September 11-14, 2019! REGISTER NOW!

Conference venue

Marshal Garden Hotel

 A privileged location, in the proximity of well-rated restaurants, cafés, shops but also of all the general interest attractions


Located in the very center of Bucharest, near the Romana Square and the Academy of Economic Studies, on Dorobantilor Boulevard, in an area with important objectives and touristic attractions, MARSHAL GARDEN HOTEL 5* offers you the possibility to discover a different Bucharest.

Even if it is located very close to the most frantic and animated places in Bucharest, our hotel enjoys a lot of silence. It is a privileged location, in the proximity of well-rated restaurants, cafés, shops but also of all the general interest attractions.

A location that can be easily reach from wherever you may come: a 3-minute walk from the underground station Romana  Square, 2 km from the Bucharest North Railway Station and 15 km from the International Airport “Henri Coanda”.

Best attractions in BUCHAREST

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Dimitrie Gusti National Village Museum

Founded in 1936, this unique open-air museum stretches through leafy Herastrau Park and depicts the traditional way of life in Romania. Visitors can wander through 300 traditional buildings, including peasant homes with steep roofs, thatched barns, heavy log cabins, various types of churches, workshops, and mills – all of which have been transported from towns across every region of Romania. Each building was carefully taken apart, shipped to the museum, and rebuilt to be part of the walkable village-like setting in the park. The Village Museum also displays artifacts and pottery as well as other traditional items hailing from around the country.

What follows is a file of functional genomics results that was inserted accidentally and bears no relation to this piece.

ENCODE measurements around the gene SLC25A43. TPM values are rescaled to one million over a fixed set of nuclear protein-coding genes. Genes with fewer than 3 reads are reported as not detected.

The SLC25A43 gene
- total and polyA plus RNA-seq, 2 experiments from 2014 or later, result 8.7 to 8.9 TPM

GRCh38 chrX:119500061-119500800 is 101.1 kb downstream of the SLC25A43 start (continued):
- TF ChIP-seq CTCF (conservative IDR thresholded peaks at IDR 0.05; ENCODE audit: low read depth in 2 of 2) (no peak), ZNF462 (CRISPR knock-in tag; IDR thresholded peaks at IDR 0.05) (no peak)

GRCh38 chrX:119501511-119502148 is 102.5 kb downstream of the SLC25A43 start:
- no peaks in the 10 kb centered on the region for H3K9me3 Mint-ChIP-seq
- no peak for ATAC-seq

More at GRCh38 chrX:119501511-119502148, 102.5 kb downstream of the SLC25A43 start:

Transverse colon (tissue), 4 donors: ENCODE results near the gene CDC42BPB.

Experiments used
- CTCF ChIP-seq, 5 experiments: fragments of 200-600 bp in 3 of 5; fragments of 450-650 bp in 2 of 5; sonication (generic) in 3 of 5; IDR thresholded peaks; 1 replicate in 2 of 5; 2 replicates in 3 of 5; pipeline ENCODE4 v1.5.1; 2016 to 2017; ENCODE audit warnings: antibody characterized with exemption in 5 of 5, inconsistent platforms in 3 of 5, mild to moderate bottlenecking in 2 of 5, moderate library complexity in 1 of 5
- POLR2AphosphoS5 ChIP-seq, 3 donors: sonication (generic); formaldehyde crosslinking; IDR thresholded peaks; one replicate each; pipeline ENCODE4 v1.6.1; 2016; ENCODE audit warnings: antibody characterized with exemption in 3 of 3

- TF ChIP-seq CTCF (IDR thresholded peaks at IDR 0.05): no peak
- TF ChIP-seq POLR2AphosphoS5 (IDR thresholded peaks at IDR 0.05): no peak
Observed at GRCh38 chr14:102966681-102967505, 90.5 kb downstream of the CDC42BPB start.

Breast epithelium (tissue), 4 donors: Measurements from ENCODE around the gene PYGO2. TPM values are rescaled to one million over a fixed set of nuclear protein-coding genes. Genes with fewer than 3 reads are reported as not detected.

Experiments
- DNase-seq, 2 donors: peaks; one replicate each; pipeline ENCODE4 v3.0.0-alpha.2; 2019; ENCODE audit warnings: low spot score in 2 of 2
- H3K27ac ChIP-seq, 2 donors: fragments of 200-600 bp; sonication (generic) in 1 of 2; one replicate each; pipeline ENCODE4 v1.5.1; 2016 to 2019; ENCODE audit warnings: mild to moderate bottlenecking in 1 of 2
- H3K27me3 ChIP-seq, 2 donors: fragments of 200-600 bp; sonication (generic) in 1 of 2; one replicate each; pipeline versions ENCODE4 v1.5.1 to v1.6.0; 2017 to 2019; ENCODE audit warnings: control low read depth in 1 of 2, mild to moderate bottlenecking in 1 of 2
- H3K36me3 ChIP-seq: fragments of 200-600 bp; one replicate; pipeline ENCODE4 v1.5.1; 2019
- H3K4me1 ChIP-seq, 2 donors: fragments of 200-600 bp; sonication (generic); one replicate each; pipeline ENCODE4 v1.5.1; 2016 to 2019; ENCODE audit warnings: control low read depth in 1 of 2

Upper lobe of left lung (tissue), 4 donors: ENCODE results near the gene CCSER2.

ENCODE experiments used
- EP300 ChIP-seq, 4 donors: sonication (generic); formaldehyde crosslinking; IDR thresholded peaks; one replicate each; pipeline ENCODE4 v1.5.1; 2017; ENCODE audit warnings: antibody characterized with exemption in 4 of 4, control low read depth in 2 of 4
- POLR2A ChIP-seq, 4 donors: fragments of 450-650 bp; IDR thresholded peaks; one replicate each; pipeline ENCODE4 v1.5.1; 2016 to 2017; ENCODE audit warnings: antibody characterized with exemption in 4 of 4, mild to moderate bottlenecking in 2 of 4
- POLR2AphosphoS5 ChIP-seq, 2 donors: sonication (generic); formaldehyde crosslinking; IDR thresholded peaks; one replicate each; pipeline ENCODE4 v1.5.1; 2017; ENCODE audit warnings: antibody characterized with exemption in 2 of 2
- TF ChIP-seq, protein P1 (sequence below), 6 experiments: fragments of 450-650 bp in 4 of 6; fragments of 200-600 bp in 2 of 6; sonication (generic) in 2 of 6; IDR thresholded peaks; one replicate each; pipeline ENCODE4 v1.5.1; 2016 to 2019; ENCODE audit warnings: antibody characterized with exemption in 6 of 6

Address: Sos. Kiseleff 28-30, Herastrau Park, Bucharest

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Palace of the Parliament

The Palace of the Parliament is one of the top tourist attractions in Bucharest. It is the world’s second largest administrative building (after the Pentagon), an architectural colossus that also claims title as the heaviest building in the world. Boasting more than 3,000 rooms over 330,000 square meters and constructed with marble and steel, it was originally called the People’s House by its visionary, the former dictator Nicolae Ceausescu, who used it as his family’s residence and as the seat of his government. To complete it, he razed places of worship, workshops, factories, parks, part of the Old Town, and entire neighborhoods. More than 20,000 workers and 700 architects worked on the opulent Neoclassical-style palace over a span of 13 years while Romanians faced poverty. Still unfinished, a small portion houses Romania’s parliamentary headquarters and the National Museum of Contemporary Art. Scheduled tours bring visitors up close to its vastness, the kitsch, and the outrageous luxury Ceausescu would have continued to experience had he not been overthrown in a coup d’état.

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Old Town